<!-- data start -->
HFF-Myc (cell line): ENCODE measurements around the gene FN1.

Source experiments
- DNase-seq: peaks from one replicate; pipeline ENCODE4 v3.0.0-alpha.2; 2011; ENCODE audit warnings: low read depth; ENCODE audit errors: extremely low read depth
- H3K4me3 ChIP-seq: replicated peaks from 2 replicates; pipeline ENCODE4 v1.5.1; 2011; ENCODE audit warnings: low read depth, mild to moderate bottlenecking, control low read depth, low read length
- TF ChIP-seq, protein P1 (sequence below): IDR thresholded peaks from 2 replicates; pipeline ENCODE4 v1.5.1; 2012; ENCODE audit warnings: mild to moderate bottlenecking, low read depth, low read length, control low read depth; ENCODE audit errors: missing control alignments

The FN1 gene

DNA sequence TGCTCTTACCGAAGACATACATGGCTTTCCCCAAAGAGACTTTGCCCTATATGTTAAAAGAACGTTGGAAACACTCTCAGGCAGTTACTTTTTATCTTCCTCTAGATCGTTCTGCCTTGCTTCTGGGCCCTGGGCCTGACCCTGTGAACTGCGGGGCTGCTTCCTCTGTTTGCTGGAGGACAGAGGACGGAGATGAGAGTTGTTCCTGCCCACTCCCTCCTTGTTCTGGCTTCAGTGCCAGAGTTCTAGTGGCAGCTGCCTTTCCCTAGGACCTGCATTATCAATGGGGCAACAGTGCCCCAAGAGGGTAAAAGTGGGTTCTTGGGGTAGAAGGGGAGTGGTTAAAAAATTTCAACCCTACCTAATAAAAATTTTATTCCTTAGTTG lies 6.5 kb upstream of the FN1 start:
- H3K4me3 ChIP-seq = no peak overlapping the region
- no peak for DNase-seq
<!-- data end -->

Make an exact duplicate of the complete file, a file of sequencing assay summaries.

HFF-Myc (cell line): ENCODE measurements around the gene FN1.

Source experiments
- DNase-seq: peaks from one replicate; pipeline ENCODE4 v3.0.0-alpha.2; 2011; ENCODE audit warnings: low read depth; ENCODE audit errors: extremely low read depth
- H3K4me3 ChIP-seq: replicated peaks from 2 replicates; pipeline ENCODE4 v1.5.1; 2011; ENCODE audit warnings: low read depth, mild to moderate bottlenecking, control low read depth, low read length
- TF ChIP-seq, protein P1 (sequence below): IDR thresholded peaks from 2 replicates; pipeline ENCODE4 v1.5.1; 2012; ENCODE audit warnings: mild to moderate bottlenecking, low read depth, low read length, control low read depth; ENCODE audit errors: missing control alignments

The FN1 gene

DNA sequence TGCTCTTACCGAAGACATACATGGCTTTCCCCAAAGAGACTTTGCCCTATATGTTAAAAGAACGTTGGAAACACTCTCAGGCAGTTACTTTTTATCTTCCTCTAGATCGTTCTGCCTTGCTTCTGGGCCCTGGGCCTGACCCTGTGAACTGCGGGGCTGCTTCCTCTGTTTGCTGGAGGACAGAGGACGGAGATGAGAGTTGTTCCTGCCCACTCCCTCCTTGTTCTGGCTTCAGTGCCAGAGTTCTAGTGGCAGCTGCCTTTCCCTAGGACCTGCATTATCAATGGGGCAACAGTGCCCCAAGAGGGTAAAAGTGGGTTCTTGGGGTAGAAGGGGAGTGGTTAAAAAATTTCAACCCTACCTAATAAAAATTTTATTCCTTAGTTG lies 6.5 kb upstream of the FN1 start:
- H3K4me3 ChIP-seq = no peak overlapping the region
- no peak for DNase-seq